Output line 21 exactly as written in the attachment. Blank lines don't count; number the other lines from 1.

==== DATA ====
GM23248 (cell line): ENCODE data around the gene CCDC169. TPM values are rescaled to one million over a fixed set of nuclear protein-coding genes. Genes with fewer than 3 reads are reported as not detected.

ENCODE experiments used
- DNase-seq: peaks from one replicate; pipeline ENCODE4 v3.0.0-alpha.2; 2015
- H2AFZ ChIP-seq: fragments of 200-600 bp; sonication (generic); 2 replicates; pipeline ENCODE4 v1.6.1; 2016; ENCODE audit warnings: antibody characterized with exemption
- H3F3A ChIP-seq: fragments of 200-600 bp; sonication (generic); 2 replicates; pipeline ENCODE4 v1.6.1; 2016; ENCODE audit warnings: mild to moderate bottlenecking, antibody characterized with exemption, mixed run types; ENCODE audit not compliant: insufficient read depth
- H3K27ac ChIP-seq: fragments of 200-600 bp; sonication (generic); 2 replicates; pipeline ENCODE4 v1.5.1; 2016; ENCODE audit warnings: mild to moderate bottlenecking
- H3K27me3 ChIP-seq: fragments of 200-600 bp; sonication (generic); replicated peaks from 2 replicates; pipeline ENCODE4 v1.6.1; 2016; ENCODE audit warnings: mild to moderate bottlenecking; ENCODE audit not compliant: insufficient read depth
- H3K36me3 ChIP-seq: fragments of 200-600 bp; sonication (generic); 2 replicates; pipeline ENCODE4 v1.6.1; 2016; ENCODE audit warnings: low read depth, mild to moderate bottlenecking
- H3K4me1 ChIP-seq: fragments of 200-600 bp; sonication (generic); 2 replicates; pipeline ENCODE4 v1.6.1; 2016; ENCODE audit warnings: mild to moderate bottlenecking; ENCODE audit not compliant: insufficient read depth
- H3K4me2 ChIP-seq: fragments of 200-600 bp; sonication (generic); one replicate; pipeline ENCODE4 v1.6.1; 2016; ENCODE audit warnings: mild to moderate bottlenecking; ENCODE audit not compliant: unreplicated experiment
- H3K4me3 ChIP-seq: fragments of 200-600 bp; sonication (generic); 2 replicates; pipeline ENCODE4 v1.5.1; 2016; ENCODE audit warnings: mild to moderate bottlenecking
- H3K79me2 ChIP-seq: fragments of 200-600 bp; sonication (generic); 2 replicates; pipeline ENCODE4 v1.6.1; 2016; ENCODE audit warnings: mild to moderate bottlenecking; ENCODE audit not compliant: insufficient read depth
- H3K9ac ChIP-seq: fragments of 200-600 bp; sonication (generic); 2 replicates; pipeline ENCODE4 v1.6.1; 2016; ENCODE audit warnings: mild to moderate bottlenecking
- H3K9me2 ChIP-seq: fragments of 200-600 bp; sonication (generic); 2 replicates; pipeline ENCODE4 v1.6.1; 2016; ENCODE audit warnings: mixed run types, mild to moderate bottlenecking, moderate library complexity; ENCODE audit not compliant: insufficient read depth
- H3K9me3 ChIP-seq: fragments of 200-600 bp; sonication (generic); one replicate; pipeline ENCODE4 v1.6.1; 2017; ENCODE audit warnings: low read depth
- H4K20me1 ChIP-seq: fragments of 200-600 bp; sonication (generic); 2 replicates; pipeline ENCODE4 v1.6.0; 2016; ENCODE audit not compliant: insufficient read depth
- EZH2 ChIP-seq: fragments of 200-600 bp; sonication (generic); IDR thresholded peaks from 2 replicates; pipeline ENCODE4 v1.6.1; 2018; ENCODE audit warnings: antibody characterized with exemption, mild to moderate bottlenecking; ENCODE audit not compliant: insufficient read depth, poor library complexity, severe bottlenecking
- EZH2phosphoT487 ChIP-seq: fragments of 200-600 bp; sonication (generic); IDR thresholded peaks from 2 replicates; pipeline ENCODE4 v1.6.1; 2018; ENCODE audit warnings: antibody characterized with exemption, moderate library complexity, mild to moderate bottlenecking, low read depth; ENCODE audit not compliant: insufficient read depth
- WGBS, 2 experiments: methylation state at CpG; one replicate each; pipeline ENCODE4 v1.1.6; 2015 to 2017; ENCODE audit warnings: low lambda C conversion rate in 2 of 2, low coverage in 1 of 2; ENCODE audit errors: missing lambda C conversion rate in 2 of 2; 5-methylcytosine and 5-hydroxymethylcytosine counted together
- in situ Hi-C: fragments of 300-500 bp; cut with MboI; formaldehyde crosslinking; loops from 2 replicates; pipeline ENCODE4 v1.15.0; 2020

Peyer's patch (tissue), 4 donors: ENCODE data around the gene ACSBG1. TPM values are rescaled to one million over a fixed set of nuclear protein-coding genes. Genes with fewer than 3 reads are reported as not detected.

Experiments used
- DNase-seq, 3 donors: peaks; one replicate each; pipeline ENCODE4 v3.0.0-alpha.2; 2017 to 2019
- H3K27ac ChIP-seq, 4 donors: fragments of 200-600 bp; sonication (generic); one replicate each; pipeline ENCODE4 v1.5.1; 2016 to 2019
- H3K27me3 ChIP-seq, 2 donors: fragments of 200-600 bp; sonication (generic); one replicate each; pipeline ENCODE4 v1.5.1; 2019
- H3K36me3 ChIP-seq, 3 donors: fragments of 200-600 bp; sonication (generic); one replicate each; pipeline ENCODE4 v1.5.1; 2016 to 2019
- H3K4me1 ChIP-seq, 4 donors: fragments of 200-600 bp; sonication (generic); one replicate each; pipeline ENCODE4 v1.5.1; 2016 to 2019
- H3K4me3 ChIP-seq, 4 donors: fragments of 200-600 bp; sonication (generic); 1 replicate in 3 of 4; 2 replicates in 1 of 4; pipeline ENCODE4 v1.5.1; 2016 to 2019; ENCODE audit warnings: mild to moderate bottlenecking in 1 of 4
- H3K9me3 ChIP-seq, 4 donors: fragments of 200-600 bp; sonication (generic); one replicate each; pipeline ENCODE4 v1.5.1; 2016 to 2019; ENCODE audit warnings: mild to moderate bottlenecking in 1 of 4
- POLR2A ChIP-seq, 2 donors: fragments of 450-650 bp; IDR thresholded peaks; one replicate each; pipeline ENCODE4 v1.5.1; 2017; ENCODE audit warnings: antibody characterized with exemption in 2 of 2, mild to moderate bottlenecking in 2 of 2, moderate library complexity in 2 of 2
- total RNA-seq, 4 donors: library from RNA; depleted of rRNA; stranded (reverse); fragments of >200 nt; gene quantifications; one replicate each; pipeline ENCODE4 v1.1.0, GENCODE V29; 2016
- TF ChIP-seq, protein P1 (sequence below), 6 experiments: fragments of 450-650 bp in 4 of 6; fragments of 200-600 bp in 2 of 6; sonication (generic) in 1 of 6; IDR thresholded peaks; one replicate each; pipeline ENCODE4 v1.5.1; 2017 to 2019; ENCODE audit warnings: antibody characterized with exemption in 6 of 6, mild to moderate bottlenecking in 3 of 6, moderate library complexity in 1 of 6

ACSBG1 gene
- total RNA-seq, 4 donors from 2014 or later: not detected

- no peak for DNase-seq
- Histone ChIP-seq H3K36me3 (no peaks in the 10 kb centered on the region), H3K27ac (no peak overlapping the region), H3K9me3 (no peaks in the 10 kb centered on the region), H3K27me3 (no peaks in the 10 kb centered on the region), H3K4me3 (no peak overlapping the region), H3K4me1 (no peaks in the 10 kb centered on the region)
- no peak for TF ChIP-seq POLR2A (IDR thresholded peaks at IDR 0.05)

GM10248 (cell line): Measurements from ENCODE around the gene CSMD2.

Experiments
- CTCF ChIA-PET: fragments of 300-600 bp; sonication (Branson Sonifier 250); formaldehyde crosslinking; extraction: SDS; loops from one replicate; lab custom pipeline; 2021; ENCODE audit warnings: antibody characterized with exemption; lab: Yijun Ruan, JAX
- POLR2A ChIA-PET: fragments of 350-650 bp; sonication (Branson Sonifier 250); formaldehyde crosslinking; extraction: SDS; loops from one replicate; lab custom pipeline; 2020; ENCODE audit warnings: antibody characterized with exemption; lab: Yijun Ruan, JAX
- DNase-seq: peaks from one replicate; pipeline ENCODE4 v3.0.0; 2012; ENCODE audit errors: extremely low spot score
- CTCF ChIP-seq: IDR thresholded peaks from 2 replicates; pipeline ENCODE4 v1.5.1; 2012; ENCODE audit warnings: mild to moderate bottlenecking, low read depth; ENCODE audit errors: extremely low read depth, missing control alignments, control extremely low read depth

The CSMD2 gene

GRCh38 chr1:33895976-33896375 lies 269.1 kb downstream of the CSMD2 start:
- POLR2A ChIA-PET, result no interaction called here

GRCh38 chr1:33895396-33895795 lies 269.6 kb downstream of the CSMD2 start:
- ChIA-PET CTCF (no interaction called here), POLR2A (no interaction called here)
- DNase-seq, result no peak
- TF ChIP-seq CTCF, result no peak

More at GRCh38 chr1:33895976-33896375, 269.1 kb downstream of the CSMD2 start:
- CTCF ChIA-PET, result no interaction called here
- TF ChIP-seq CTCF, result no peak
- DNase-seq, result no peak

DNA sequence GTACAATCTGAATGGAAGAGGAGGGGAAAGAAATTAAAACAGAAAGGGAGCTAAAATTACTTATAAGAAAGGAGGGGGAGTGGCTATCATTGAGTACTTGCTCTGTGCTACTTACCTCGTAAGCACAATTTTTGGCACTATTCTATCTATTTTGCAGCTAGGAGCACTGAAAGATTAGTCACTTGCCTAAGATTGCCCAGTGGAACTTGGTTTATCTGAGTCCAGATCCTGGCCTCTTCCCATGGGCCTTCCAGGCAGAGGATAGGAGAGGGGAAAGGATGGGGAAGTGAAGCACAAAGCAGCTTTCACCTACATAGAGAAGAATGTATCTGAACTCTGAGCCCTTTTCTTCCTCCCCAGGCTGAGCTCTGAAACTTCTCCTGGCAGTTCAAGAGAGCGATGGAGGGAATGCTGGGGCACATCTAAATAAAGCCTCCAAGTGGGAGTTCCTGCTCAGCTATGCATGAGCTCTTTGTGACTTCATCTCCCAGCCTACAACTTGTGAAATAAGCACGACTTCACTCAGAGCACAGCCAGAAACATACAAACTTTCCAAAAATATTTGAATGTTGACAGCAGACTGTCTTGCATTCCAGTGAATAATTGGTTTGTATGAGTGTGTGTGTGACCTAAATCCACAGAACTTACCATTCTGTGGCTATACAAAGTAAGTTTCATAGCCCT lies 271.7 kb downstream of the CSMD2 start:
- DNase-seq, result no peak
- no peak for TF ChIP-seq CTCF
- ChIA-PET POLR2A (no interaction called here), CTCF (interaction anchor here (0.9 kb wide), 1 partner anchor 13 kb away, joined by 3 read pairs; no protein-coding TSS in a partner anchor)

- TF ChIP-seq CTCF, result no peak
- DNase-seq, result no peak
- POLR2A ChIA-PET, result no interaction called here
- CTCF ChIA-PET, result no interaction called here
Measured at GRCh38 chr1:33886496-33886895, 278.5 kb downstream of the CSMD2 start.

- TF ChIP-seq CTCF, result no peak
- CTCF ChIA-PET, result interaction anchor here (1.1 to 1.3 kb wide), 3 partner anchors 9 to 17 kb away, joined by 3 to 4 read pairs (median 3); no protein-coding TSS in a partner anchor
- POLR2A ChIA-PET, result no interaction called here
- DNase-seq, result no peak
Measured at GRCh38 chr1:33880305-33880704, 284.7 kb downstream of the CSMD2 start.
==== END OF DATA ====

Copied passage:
Peyer's patch (tissue), 4 donors: ENCODE data around the gene ACSBG1. TPM values are rescaled to one million over a fixed set of nuclear protein-coding genes. Genes with fewer than 3 reads are reported as not detected.